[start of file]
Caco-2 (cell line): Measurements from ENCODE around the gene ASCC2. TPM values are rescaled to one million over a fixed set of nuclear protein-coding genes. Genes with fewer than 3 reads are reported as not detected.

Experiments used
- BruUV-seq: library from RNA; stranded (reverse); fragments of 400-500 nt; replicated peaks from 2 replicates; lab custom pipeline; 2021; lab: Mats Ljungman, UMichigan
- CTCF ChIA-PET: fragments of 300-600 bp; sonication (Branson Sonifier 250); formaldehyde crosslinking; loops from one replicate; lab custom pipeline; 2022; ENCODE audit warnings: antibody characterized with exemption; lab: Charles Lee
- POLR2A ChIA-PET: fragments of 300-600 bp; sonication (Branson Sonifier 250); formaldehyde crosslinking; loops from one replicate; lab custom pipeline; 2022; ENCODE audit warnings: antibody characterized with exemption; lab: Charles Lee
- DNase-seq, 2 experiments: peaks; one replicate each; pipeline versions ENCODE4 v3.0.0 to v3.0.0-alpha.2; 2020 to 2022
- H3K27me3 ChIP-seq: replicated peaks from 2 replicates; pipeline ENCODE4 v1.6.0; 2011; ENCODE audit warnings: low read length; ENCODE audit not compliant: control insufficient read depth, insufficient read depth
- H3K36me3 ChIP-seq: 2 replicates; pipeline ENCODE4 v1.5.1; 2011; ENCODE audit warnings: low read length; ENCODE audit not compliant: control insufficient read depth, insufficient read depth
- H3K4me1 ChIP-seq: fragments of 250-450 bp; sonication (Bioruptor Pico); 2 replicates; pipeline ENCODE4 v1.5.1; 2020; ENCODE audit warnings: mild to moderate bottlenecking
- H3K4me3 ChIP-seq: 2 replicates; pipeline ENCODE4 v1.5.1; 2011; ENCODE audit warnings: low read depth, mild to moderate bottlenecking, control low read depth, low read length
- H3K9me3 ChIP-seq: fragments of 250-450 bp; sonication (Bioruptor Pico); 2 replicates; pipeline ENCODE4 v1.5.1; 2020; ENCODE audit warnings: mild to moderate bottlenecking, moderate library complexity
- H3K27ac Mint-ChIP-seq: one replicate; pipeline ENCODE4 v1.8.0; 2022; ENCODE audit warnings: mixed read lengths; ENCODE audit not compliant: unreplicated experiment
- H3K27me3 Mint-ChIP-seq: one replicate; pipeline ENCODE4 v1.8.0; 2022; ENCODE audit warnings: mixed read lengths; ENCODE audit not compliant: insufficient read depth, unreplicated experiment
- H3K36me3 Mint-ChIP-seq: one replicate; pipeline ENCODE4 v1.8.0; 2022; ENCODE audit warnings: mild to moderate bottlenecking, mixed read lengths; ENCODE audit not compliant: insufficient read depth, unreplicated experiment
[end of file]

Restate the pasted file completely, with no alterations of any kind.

Caco-2 (cell line): Measurements from ENCODE around the gene ASCC2. TPM values are rescaled to one million over a fixed set of nuclear protein-coding genes. Genes with fewer than 3 reads are reported as not detected.

Experiments used
- BruUV-seq: library from RNA; stranded (reverse); fragments of 400-500 nt; replicated peaks from 2 replicates; lab custom pipeline; 2021; lab: Mats Ljungman, UMichigan
- CTCF ChIA-PET: fragments of 300-600 bp; sonication (Branson Sonifier 250); formaldehyde crosslinking; loops from one replicate; lab custom pipeline; 2022; ENCODE audit warnings: antibody characterized with exemption; lab: Charles Lee
- POLR2A ChIA-PET: fragments of 300-600 bp; sonication (Branson Sonifier 250); formaldehyde crosslinking; loops from one replicate; lab custom pipeline; 2022; ENCODE audit warnings: antibody characterized with exemption; lab: Charles Lee
- DNase-seq, 2 experiments: peaks; one replicate each; pipeline versions ENCODE4 v3.0.0 to v3.0.0-alpha.2; 2020 to 2022
- H3K27me3 ChIP-seq: replicated peaks from 2 replicates; pipeline ENCODE4 v1.6.0; 2011; ENCODE audit warnings: low read length; ENCODE audit not compliant: control insufficient read depth, insufficient read depth
- H3K36me3 ChIP-seq: 2 replicates; pipeline ENCODE4 v1.5.1; 2011; ENCODE audit warnings: low read length; ENCODE audit not compliant: control insufficient read depth, insufficient read depth
- H3K4me1 ChIP-seq: fragments of 250-450 bp; sonication (Bioruptor Pico); 2 replicates; pipeline ENCODE4 v1.5.1; 2020; ENCODE audit warnings: mild to moderate bottlenecking
- H3K4me3 ChIP-seq: 2 replicates; pipeline ENCODE4 v1.5.1; 2011; ENCODE audit warnings: low read depth, mild to moderate bottlenecking, control low read depth, low read length
- H3K9me3 ChIP-seq: fragments of 250-450 bp; sonication (Bioruptor Pico); 2 replicates; pipeline ENCODE4 v1.5.1; 2020; ENCODE audit warnings: mild to moderate bottlenecking, moderate library complexity
- H3K27ac Mint-ChIP-seq: one replicate; pipeline ENCODE4 v1.8.0; 2022; ENCODE audit warnings: mixed read lengths; ENCODE audit not compliant: unreplicated experiment
- H3K27me3 Mint-ChIP-seq: one replicate; pipeline ENCODE4 v1.8.0; 2022; ENCODE audit warnings: mixed read lengths; ENCODE audit not compliant: insufficient read depth, unreplicated experiment
- H3K36me3 Mint-ChIP-seq: one replicate; pipeline ENCODE4 v1.8.0; 2022; ENCODE audit warnings: mild to moderate bottlenecking, mixed read lengths; ENCODE audit not compliant: insufficient read depth, unreplicated experiment